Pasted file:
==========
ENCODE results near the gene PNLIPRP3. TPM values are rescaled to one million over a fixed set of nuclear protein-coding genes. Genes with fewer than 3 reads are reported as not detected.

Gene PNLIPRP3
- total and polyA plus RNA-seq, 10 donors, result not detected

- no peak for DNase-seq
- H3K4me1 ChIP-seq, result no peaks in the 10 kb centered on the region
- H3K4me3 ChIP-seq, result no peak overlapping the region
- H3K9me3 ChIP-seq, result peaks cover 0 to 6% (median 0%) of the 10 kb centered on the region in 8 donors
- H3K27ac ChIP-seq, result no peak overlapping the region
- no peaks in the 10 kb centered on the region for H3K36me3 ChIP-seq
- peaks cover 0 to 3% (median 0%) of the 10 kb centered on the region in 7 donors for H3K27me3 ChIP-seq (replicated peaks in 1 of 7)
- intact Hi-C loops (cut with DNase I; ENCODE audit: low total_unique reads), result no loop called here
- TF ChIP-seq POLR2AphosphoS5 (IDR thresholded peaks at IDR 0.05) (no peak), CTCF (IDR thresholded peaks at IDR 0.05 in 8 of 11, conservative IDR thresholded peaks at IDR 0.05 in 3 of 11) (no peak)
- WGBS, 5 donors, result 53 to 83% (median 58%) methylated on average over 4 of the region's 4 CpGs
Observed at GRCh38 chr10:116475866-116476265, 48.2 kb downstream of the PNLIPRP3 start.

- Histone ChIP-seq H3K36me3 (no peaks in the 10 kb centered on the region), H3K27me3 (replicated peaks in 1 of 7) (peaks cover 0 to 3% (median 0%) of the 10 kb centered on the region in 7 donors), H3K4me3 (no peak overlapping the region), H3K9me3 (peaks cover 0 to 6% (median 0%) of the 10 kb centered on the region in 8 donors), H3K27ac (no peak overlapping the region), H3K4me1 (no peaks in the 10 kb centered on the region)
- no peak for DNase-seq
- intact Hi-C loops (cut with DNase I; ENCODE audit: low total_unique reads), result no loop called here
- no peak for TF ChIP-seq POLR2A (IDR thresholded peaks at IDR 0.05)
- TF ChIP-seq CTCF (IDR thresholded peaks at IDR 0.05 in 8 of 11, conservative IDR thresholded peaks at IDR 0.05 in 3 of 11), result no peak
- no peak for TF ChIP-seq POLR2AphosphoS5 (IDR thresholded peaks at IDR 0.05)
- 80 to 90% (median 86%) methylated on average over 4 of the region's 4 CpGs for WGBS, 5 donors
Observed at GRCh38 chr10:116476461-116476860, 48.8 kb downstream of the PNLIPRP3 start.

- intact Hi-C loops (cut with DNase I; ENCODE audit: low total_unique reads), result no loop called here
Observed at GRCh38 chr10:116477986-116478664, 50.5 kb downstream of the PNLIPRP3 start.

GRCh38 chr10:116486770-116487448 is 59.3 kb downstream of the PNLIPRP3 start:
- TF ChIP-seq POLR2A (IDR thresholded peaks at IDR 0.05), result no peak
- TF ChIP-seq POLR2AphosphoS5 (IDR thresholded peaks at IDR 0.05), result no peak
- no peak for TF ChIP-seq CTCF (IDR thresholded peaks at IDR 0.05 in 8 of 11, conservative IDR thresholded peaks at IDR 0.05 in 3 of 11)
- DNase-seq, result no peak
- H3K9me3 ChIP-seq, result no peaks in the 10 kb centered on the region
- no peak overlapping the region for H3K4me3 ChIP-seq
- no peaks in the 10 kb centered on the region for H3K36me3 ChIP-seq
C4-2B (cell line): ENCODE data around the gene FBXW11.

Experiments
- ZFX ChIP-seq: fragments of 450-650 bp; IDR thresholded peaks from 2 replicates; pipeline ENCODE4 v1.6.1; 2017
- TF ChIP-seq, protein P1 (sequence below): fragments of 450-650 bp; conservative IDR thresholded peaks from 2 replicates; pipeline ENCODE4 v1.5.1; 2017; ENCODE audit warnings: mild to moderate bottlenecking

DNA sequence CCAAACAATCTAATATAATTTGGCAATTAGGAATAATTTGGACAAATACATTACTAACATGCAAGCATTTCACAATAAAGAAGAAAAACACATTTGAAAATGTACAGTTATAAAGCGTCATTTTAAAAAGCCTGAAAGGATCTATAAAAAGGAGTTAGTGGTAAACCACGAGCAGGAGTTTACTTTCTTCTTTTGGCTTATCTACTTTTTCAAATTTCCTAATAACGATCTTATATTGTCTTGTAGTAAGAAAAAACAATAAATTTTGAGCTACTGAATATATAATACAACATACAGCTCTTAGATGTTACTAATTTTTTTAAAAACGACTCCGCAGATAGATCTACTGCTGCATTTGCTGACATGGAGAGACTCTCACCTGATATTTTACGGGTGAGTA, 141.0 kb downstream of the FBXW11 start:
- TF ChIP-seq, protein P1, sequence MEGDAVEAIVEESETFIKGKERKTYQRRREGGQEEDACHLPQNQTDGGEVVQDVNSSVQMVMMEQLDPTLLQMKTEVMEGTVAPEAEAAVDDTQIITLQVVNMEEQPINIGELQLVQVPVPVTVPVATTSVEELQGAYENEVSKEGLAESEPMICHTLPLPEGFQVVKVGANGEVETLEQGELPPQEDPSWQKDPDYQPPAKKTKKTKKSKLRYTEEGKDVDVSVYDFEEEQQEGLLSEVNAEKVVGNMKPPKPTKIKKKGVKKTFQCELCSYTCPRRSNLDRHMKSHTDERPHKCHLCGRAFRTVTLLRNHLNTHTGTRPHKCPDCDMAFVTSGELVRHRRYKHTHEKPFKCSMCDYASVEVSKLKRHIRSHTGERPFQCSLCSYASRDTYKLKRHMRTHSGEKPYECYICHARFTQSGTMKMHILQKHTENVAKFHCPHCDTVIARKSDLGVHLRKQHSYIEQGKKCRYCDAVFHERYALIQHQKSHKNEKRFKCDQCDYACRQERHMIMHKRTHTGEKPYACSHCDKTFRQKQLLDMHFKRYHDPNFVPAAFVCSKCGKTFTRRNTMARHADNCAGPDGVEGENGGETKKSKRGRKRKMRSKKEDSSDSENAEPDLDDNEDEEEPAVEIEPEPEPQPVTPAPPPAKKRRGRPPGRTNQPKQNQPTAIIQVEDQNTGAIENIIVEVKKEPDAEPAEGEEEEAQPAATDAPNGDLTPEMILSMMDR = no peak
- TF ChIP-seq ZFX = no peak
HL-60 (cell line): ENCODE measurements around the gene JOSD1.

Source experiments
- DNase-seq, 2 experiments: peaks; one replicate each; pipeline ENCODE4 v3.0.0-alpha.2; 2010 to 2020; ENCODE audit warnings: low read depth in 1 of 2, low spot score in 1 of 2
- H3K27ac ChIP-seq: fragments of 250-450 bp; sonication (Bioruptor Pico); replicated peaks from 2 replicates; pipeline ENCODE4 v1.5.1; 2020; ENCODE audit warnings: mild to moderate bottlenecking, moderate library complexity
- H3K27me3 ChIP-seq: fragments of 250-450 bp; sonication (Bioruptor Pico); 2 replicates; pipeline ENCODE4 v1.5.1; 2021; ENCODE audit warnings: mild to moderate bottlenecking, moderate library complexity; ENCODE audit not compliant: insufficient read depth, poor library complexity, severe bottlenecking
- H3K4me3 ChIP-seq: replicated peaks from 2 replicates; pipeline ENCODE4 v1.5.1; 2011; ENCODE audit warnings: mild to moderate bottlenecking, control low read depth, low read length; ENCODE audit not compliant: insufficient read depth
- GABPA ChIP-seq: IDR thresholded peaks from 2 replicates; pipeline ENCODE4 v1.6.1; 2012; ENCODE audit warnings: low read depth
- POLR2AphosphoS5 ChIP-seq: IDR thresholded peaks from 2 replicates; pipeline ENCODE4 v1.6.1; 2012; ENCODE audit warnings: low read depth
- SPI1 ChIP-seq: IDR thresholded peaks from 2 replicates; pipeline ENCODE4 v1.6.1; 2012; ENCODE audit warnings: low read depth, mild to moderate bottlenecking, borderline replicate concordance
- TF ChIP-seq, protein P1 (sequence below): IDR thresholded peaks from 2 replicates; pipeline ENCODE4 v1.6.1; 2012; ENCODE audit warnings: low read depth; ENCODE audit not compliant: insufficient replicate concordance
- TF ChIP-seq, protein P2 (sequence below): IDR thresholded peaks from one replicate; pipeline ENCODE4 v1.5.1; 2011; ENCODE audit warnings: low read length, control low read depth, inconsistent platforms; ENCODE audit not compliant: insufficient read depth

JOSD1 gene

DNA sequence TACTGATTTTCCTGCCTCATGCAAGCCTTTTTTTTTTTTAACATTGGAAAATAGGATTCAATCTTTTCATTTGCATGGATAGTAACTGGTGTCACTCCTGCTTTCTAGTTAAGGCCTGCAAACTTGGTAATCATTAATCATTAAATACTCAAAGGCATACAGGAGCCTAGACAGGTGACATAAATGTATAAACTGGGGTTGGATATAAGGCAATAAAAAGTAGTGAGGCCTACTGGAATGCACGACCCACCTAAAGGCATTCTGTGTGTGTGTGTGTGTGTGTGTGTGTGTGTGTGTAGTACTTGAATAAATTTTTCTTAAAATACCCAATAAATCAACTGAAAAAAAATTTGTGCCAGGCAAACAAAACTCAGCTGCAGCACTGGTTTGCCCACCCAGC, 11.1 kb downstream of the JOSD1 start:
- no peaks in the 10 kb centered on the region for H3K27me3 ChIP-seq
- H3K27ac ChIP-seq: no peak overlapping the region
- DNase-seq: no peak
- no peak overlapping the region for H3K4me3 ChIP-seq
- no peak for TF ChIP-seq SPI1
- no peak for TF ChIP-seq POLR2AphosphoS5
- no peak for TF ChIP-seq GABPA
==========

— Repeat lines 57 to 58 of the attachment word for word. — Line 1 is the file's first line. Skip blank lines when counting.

- no peak for TF ChIP-seq SPI1
- no peak for TF ChIP-seq POLR2AphosphoS5